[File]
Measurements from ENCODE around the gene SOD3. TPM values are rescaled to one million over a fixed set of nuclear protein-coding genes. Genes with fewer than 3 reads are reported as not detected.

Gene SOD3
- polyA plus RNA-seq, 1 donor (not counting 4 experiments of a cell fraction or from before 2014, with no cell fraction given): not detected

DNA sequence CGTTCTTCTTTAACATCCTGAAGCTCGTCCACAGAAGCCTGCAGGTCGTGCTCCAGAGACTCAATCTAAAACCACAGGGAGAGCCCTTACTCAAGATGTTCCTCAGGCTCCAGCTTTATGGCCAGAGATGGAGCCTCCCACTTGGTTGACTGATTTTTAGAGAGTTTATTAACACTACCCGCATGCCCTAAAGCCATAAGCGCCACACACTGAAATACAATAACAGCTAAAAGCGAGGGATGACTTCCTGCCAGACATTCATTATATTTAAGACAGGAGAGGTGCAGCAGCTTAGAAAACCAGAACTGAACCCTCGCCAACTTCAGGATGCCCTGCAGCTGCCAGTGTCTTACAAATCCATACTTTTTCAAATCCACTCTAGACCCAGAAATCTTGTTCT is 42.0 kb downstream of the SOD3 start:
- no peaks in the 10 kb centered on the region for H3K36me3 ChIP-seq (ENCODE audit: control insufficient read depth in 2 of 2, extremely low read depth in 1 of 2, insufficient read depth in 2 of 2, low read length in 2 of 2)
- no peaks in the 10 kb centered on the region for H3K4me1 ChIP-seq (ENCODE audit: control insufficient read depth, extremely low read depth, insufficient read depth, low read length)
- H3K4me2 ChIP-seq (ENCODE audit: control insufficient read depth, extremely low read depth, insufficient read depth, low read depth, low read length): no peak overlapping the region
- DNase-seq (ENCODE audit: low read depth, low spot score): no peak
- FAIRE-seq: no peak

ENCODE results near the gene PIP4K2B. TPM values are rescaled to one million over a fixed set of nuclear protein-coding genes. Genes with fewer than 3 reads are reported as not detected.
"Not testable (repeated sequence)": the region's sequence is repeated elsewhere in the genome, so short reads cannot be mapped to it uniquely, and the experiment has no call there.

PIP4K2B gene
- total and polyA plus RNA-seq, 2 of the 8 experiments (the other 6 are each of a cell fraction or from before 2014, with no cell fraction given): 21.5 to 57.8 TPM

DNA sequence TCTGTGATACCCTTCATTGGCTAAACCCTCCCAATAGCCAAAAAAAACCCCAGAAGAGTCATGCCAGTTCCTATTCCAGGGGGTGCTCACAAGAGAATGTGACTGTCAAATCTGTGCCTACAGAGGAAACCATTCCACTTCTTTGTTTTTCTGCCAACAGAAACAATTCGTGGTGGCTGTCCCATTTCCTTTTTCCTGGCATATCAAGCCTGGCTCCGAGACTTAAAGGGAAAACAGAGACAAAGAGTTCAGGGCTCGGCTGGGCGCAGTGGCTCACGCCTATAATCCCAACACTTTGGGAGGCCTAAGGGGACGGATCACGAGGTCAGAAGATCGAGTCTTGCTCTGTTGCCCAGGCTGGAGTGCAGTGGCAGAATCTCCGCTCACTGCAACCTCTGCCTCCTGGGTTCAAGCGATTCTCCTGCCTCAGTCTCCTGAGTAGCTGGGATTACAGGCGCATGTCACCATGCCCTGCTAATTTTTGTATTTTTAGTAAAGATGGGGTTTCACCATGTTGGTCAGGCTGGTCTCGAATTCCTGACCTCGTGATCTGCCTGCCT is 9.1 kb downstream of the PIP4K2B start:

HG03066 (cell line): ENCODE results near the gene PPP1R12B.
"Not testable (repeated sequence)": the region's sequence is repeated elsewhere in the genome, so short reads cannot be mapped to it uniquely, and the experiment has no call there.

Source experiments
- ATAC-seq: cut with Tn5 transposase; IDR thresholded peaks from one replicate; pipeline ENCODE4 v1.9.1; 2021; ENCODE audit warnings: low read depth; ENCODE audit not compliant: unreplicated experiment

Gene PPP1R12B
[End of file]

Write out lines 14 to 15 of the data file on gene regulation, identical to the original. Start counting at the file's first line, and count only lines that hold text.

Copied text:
DNA sequence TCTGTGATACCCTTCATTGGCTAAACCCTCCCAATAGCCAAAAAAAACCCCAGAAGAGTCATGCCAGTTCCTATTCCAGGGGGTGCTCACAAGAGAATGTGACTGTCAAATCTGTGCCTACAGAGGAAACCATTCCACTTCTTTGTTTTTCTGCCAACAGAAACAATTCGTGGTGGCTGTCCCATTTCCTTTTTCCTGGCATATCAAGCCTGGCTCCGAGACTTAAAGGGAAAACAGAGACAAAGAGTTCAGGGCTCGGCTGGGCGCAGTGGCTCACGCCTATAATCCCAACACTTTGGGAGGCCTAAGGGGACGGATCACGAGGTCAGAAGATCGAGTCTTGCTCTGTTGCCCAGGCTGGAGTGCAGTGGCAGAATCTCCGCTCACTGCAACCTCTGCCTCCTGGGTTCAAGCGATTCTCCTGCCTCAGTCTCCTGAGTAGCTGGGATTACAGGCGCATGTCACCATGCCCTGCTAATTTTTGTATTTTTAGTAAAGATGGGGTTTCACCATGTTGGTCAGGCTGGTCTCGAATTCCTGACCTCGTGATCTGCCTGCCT is 9.1 kb downstream of the PIP4K2B start:

HG03066 (cell line): ENCODE results near the gene PPP1R12B.